The Three Rules of Computer Forensics

Image of hard drive subject to computer forensics examination

“The key to computer forensics is proper preservation done in a timely manner.

Digital devices shape every aspect of our lives and have become a gold mine of evidence in legal matters. The proper collection, examination, and preservation of data are critical as data may lose its admissibility as evidence in court if proper procedures of acquisition are not followed. The experts at Data Specialist Group, have compiled the three most important computer forensics rules to follow that will save your organization time and money.

Rule #1 Use a Certified External Computer Forensics Vendor

IT experts will increasingly be called upon in courts to validate the integrity of digital data. There are many companies today offering computer forensic services and their qualifications, or lack thereof, as digital experts may determine the outcome of your organization’s dispute. It is imperative that the individuals of the computer forensics team are trained and qualified, as electronic evidence is often critical in the outcome of disputes.

The computer forensic team must be able to work across the newest and older legacy systems. EnCase is a widely accepted computer forensic tool but must not be the end all- be all. Providers certified in the use of just this one product are not certified computer forensics analysts. Most legal matters require the use of UNIX, AS400, Macintosh, and other legacy systems for data acquisition. EnCase does not support these platforms. Qualifications across the newest and older legacy systems will allow the computer forensics team to act as expert witnesses in court on a client’s behalf.

Price is not an adequate metric of quality and service. The most expensive provider is not necessarily the best and the least expensive is not necessarily the worst. The important factor to consider is if the provider’s expertise allows them to act as expert witnesses in court.

Following the proper chain of custody and other accepted evidence techniques determines if data is admissible as evidence in court. Unless a organization’s internal IT staff is trained and qualified in the newest evidentiary techniques, any data collected will be just that—data. Not evidence. An organization puts itself at the risk of malpractice if it elects to use an internal IT staff for an investigation, as a conflict of interests arises. The use of a skilled and qualified computer forensics provider will deter all of these problems.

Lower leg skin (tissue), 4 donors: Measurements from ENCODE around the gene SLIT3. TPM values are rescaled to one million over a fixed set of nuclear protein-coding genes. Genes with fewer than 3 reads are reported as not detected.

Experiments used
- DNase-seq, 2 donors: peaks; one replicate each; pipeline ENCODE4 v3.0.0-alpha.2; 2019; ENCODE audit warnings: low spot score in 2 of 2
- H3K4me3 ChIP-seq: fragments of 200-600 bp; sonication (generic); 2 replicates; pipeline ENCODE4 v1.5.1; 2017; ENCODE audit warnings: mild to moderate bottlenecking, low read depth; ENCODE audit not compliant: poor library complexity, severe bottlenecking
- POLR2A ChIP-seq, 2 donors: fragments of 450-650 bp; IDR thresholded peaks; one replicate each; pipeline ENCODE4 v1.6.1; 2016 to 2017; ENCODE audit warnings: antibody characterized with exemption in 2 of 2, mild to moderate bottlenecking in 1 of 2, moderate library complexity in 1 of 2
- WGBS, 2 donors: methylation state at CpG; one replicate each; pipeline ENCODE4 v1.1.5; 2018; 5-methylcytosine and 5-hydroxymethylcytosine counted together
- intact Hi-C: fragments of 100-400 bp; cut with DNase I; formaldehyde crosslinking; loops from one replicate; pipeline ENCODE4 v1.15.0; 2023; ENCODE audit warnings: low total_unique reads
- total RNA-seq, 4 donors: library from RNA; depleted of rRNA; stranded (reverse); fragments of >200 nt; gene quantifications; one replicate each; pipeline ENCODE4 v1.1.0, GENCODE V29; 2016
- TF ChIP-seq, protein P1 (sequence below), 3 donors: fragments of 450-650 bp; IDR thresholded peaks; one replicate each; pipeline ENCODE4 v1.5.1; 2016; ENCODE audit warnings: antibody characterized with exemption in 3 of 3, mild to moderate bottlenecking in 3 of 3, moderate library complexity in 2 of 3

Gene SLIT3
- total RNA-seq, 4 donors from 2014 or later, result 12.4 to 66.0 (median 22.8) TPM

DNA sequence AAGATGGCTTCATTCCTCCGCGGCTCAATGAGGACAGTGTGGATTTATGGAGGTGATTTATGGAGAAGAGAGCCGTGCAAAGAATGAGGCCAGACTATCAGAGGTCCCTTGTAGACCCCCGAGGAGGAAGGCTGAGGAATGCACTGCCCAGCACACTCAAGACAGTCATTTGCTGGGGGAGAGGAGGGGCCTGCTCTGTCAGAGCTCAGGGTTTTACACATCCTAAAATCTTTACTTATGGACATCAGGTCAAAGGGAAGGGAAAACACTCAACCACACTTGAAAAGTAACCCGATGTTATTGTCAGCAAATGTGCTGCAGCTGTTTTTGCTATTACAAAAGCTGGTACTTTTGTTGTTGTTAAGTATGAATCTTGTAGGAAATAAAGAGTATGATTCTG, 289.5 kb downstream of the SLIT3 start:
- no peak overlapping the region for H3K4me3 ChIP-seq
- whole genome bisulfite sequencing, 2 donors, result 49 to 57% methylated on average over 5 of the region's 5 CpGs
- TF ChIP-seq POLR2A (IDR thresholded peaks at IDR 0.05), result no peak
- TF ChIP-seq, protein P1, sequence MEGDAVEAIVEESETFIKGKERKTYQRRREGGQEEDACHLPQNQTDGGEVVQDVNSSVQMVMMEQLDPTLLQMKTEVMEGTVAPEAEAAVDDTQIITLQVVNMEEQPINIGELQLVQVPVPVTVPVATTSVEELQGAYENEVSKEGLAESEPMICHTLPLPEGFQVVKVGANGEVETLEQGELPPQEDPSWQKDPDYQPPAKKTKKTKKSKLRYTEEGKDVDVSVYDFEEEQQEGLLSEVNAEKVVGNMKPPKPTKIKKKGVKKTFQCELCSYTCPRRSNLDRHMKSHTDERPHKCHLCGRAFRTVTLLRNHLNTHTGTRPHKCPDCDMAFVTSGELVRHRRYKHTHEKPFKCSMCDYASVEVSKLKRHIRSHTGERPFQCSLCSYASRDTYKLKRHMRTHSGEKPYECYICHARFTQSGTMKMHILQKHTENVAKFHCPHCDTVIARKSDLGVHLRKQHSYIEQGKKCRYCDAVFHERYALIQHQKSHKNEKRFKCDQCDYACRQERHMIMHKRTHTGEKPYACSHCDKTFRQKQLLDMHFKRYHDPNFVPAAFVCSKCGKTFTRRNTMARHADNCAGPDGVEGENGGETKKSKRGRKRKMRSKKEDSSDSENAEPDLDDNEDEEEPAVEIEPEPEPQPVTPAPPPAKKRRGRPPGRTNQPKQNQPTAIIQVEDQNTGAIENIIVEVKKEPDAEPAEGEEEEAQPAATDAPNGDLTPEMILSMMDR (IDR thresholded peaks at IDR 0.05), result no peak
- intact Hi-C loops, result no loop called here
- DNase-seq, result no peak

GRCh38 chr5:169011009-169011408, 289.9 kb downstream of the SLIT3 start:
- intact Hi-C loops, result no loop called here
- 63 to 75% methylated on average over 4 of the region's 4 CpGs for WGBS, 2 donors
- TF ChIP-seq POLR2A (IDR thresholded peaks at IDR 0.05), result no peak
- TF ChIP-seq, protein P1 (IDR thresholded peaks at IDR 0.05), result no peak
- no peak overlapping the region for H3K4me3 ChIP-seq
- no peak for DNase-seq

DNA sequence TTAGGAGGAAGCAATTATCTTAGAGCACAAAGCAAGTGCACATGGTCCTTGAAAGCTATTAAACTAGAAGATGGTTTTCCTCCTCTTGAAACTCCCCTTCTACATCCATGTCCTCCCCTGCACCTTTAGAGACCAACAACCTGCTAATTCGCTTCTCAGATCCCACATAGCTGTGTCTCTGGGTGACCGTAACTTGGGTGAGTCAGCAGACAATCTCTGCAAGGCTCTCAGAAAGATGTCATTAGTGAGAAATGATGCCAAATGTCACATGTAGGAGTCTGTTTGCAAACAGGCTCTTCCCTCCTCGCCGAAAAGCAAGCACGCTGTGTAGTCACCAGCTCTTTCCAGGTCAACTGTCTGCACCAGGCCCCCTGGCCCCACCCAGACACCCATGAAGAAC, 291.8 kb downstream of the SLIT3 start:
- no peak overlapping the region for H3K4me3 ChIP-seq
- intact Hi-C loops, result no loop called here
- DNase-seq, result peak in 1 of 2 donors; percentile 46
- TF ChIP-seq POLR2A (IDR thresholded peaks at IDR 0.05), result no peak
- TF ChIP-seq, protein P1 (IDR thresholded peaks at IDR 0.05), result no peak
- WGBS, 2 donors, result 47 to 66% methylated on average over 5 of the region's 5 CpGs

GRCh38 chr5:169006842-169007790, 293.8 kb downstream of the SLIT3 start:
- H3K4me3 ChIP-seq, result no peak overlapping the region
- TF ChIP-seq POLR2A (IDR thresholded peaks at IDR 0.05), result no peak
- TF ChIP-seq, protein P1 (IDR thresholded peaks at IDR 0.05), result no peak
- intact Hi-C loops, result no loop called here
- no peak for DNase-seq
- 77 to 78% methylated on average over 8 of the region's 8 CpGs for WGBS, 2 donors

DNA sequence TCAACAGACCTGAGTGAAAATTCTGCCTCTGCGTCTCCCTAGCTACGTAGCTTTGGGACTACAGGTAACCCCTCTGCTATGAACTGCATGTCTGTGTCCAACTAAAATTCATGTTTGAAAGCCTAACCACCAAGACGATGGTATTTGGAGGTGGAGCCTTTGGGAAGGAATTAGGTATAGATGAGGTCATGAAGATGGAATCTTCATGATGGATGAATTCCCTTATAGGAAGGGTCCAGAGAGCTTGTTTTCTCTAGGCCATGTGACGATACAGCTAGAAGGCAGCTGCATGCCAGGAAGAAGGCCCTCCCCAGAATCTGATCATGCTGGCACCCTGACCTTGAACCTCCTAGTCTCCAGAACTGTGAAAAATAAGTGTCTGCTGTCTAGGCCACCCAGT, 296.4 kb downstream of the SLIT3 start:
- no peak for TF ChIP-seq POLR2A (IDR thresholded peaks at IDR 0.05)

Rule #2 Collect a Sufficient Amount of Evidence Immediately

Delaying a computer forensics examination will significantly increase costs to a client and may damage their ability to win the litigation. The longer evidence has been allowed to degrade the more time-consuming and costly it will be for both the client and the computer forensics team. A common practice among attorneys is to delay expensive litigation support services until they are certain that these services will be needed. This practice reduces their client’s legal costs; however, due to the nature of electronic evidence, costs increase with time. The evidence that is needed degrades over time with computer use. This leads to information that may be unrecoverable or extremely difficult to recover.

A complete forensic examination may cost three to four times more than forensic acquisition. A forensic examination is a relatively complex and expensive process. Forensic acquisition, on the other hand, is not. It uses a process called imaging which creates an exact bit-by-bit copy of the data, which cannot be altered at a later time. A snapshot of the system at a specific point in time is created. If there is any chance that evidence will be needed, forensic acquisition should be done immediately.

Rule #3 Become Proactive with Electronic Evidence Preservation

Electronic data is very fragile. Each time a computer is used its metadata changes with it. Metadata is data that describes data, such as when a file was open, modified, or deleted. It is critically important to preserve all of the data and only process that which is needed. If one limits the scope of forensic acquisition, crucial data may be left out and will not be admissible in court.

All companies should be prepared to preserve electronic evidence. The duty to preserve electronic evidence begins when the future litigants have reasonable belief that there will be future litigation. Failure to preserve electronic evidence will be costly to a client. Many companies hire external counsel to advise them on the preservation of electronic evidence; however, they may not have the qualifications and skills necessary to preserve electronic evidence. An organization must leverage their computer forensics vendor to prepare clients to respond to an electronic preservation order in an efficient manner.

Conclusion

With the changing nature of standards for the admissibility of highly technical electronic evidence, computer forensics experts and qualified IT professionals will increasingly be called upon in the court of law. In order to save your organization time and money it is crucial to always: 1. Use a certified external computer forensics vendor, 2. Collect a sufficient amount of evidence immediately, and 3. Become proactive with electronic evidence preservation. By following these three rules, one can ensure the admissibility of their digital evidence in court.